As with all institutions, APUS is also confronted with the issue of providing adequate data for accreditation by external entities. Within the accreditation process is the task of demonstrating that curricula fulfills both course level and program level goals and objectives. While the IDD process, described above, is designed to help expedite goal and objective alignment, the limitations previously described still limit the robustness of execution.
To solve this problem, APUS investigated the feasibility of using semantic analysis to: 1. match program and course level goals and objectives to course content and activities; 2. create a gap analysis to note where additional resources should be applied to meet goals and objectives; and 3. create robust content repositories that have granular associations between course components and over-arching ontologies that can be applied in a cross-curricular fashion.
Similar to contemporary object oriented programming language, semantic analysis is reliant on defining data in terms of classes with attributes and instances. The vision of the semantic aware applications builds upon this concept by refining these ontologies through comparisons of associated metadata. Currently, there are two approaches for developing semantic applications; the bottom-up approach and the top-down approach. The bottom-up approach is problematic in that it assumes metadata will be added to each piece of content to include information about its context; tagging at the concept level, if you will. The top-down approach appears to have a far greater likelihood of success, as it focuses on developing natural language search capability that can make those same kinds of determinations without any special metadata (Johnson, Levine & Smith, 2009).
Interestingly though the NMC / ELI Horizon Report 2009 indicates that semantically aware applications are not likely to become mainstream for four to five years, a few cutting edge prototypes are currently being utilized. Even as these applications are still undergoing refinement the prototypes demonstrate the potential power of semantic applications for both formal and informal learning. The IDD team at APUS vetted several of these cutting edge solutions, both open source and proprietary for the purposes previously described. The Common Library solution, which is open source and available under an Apache 2 license on Source Forge, was ultimately selected.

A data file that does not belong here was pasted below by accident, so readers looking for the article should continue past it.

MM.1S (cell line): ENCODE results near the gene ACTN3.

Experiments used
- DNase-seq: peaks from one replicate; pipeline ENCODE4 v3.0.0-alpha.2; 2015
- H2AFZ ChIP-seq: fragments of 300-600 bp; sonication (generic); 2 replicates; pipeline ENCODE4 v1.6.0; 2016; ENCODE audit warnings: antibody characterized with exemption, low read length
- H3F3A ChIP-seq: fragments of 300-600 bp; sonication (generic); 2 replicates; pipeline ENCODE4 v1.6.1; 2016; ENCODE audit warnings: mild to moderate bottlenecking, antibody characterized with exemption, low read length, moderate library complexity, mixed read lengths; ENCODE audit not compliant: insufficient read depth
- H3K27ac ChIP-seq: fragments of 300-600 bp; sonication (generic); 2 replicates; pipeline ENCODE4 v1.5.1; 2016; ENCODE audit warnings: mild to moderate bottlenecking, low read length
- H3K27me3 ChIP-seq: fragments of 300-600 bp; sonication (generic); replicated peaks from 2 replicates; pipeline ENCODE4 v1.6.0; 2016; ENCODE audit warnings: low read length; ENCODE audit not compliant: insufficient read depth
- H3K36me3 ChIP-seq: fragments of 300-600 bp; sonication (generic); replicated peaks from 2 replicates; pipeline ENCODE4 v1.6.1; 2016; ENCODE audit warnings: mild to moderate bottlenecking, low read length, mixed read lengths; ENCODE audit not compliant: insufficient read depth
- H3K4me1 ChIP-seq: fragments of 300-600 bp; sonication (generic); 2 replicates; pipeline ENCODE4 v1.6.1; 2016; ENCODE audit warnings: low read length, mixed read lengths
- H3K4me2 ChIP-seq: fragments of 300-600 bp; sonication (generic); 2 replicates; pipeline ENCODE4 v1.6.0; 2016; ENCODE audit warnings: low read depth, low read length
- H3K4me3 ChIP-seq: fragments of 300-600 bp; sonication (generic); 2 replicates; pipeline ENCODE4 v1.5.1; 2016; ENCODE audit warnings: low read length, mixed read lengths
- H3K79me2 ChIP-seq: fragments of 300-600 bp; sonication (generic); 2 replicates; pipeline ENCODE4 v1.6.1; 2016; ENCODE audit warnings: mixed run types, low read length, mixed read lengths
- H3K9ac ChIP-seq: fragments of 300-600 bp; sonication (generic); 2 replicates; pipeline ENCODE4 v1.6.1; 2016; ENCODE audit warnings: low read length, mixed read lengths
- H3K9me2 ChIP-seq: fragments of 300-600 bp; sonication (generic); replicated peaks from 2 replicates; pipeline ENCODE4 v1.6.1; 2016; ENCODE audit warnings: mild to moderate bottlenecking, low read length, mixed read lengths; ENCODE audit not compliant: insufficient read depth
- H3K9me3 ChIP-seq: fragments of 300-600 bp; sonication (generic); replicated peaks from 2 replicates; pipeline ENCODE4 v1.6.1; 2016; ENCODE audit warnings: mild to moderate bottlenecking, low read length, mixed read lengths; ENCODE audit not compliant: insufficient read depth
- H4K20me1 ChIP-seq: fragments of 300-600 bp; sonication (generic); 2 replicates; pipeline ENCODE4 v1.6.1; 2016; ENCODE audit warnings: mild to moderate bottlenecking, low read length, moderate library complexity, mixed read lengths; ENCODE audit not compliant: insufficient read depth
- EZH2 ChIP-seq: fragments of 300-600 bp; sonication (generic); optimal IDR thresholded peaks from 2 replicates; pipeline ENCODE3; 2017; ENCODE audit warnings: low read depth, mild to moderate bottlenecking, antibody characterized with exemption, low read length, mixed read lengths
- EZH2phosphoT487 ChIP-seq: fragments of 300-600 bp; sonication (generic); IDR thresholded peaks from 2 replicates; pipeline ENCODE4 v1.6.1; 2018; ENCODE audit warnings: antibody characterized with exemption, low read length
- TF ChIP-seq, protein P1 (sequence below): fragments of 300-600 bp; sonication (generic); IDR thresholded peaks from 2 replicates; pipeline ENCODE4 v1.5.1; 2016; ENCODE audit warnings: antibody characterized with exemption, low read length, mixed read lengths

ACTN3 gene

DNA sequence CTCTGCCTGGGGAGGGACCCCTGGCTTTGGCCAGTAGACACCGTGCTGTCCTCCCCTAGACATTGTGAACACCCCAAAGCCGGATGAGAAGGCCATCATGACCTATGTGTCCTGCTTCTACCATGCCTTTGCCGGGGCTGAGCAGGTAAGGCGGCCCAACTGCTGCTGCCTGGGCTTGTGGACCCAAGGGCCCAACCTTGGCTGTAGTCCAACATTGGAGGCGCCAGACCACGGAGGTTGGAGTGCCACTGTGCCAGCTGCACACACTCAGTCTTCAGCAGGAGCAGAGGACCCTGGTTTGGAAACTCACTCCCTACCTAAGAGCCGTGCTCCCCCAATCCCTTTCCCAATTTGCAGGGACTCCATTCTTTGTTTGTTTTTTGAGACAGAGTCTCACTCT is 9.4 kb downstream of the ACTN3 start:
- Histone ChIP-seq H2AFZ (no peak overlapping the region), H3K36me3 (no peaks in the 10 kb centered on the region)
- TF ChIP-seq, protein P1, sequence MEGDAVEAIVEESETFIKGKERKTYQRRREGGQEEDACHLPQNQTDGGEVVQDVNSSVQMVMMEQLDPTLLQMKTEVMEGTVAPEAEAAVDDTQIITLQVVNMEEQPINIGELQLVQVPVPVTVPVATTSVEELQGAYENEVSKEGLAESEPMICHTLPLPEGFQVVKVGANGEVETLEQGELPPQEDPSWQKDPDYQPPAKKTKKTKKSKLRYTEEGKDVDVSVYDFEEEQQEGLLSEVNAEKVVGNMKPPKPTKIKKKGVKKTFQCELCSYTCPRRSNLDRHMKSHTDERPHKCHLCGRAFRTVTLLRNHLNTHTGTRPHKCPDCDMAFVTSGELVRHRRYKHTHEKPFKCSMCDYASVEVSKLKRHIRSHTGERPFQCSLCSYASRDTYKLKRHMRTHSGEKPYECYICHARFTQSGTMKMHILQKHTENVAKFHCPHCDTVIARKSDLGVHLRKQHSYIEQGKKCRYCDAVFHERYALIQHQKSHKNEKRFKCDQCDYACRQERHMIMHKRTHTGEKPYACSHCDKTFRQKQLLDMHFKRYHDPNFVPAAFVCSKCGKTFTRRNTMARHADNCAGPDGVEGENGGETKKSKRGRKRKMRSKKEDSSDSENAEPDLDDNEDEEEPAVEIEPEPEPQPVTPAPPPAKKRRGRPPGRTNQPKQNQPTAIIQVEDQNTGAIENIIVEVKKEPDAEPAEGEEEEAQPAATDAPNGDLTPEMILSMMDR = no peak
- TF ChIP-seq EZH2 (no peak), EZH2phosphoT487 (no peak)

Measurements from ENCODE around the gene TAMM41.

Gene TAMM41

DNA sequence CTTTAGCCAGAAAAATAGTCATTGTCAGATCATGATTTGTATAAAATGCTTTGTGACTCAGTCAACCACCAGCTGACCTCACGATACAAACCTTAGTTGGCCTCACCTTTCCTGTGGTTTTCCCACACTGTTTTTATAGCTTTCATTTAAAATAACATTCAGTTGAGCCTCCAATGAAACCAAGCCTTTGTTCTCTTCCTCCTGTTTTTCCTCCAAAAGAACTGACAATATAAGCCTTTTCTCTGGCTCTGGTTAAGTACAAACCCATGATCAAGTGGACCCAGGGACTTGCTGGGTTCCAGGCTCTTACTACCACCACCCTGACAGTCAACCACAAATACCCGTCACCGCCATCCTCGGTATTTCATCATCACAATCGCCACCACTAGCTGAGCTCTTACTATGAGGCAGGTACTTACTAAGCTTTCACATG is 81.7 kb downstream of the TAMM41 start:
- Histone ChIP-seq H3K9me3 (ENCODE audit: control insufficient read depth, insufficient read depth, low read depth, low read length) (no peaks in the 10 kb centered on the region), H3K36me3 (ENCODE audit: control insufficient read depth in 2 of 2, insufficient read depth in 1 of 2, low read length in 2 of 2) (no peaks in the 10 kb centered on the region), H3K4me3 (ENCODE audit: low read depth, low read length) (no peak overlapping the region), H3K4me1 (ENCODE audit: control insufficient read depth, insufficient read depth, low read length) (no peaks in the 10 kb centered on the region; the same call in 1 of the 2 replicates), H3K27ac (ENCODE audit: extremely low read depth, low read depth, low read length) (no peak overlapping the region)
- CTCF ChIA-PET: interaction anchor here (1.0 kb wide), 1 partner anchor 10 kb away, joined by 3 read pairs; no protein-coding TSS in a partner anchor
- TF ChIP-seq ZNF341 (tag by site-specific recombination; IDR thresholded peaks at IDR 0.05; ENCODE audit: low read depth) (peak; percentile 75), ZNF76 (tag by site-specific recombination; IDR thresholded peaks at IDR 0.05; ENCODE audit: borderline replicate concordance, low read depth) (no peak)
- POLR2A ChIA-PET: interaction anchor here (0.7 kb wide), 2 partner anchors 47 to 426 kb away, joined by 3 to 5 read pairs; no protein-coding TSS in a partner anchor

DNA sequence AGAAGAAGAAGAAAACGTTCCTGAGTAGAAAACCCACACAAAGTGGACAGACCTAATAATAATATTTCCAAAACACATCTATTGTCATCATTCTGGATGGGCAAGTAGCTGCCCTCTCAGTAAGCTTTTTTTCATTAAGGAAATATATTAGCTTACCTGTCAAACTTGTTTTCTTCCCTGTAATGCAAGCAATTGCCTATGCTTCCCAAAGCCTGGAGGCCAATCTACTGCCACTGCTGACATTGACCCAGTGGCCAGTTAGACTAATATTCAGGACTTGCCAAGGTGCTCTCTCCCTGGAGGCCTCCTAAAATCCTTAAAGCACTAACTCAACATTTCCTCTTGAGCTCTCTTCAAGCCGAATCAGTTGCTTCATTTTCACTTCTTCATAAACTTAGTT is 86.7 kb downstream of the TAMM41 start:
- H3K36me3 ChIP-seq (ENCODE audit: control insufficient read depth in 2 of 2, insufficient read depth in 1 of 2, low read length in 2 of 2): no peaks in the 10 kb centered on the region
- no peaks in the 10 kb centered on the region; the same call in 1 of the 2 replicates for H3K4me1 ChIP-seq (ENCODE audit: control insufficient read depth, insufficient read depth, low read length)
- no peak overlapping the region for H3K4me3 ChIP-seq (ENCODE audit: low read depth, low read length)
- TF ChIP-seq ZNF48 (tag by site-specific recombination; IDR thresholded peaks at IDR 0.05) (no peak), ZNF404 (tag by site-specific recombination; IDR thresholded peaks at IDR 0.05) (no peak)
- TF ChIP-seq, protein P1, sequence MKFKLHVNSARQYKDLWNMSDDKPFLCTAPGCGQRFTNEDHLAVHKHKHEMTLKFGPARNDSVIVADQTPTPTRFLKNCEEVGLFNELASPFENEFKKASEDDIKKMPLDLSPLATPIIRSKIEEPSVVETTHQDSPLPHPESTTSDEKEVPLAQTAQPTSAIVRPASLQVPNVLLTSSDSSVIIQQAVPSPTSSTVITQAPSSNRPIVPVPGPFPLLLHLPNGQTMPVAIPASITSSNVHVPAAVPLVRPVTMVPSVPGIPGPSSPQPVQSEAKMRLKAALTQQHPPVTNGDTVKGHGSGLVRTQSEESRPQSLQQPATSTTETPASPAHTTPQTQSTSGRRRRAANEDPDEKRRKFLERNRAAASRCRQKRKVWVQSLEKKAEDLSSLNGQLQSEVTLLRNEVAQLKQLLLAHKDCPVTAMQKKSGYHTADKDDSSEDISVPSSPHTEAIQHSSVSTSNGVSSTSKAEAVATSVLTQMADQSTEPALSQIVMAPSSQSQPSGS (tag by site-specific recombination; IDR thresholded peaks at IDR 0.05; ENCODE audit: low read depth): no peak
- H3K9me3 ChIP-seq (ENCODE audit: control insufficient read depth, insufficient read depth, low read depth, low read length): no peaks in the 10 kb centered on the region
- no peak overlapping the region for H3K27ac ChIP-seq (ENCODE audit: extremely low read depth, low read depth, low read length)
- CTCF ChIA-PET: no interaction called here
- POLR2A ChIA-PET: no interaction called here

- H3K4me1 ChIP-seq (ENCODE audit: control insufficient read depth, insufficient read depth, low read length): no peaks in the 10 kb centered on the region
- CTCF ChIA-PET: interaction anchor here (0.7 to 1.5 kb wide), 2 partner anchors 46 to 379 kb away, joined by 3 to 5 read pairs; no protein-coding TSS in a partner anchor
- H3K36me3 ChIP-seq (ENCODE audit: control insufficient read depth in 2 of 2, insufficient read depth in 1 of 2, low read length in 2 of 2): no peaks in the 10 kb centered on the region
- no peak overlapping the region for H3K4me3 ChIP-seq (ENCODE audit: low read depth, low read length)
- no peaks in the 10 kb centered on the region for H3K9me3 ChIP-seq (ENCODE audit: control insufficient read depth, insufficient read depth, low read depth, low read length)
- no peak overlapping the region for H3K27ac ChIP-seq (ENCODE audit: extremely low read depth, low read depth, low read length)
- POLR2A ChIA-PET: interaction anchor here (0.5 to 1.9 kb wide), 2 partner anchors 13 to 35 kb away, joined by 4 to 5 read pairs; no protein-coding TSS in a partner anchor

Developed from the ground-up to address specific needs in education, Common Library (http://commonlibrary.org) is the first standards-based content management system to enable true collaborative potential through the integration of content development and social networking. The Common Library latent semantic search engine defines a unique and powerful aspect of the application. In the current 2.0 implementation of the system, the metadata and content of each learning object are compared against defined standards systems. This higher-order logic enables Common Library to dynamically suggest interconnections between content items and applicable state standards, providing immediate value for users in the K-12 educational market. This functionality also defines the potential for constructing dynamic relationships between state standard systems that evolve over time. Implementation of search and aggregate technology generates references that feed new granularly addressable connections between content and curriculum structures as more is learned about a specific users requirements. A PowerPoint detailing the Semantic Analysis process can be found at: http://tinyurl.com/2a6bp2k
An instance of this solution was stood up for the APUS IDD team and all course components for the APUS Business Program were federated. After disaggregation of the materials a granular analysis was conducted using Common Library's underlying latent Dirichlet analysis engine. A full mapping of program goals and objectives was created across the content universe. Where incidents of deficiency were noted, remedial action was taken to provide additional resources.